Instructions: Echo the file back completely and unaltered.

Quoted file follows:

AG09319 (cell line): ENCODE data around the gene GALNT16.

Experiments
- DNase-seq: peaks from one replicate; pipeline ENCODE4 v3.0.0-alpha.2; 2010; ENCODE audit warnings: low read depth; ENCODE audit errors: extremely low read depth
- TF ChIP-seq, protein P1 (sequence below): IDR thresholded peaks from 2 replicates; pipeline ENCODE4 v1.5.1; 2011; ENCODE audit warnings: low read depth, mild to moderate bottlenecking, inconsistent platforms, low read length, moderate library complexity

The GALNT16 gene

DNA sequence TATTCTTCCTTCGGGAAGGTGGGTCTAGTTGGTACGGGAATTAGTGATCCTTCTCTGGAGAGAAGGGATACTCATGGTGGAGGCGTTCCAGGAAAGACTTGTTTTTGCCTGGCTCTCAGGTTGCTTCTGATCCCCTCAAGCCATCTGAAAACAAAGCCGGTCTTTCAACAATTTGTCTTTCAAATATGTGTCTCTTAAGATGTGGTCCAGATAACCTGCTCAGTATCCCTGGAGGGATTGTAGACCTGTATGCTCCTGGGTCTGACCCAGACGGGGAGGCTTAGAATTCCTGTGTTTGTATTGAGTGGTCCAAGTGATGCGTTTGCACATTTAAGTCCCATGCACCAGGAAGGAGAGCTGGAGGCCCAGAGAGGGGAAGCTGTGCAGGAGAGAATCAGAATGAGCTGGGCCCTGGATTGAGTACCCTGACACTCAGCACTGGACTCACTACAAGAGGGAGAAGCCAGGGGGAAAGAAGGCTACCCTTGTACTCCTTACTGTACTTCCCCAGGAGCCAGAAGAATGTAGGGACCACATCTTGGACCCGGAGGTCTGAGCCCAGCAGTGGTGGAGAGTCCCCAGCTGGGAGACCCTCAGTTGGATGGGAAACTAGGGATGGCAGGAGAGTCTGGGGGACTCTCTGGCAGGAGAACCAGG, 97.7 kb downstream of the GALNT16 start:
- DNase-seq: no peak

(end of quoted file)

AG09319 (cell line): ENCODE data around the gene GALNT16.

Experiments
- DNase-seq: peaks from one replicate; pipeline ENCODE4 v3.0.0-alpha.2; 2010; ENCODE audit warnings: low read depth; ENCODE audit errors: extremely low read depth
- TF ChIP-seq, protein P1 (sequence below): IDR thresholded peaks from 2 replicates; pipeline ENCODE4 v1.5.1; 2011; ENCODE audit warnings: low read depth, mild to moderate bottlenecking, inconsistent platforms, low read length, moderate library complexity

The GALNT16 gene

DNA sequence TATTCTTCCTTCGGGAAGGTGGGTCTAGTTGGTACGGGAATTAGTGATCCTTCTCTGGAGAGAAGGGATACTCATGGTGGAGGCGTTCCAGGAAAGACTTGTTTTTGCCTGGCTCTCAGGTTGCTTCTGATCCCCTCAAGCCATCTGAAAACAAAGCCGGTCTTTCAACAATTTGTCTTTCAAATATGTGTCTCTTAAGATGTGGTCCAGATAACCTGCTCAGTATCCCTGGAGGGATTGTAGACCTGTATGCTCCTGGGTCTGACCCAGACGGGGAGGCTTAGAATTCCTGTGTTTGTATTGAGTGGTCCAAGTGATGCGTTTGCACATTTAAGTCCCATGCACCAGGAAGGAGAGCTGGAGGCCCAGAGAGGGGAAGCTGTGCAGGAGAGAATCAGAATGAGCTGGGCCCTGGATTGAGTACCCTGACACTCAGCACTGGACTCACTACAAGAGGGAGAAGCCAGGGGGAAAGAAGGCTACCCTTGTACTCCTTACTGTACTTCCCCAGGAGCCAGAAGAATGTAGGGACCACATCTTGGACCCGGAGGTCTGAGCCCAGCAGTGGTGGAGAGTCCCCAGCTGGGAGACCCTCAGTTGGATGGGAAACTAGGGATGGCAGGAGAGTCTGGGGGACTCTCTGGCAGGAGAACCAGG, 97.7 kb downstream of the GALNT16 start:
- DNase-seq: no peak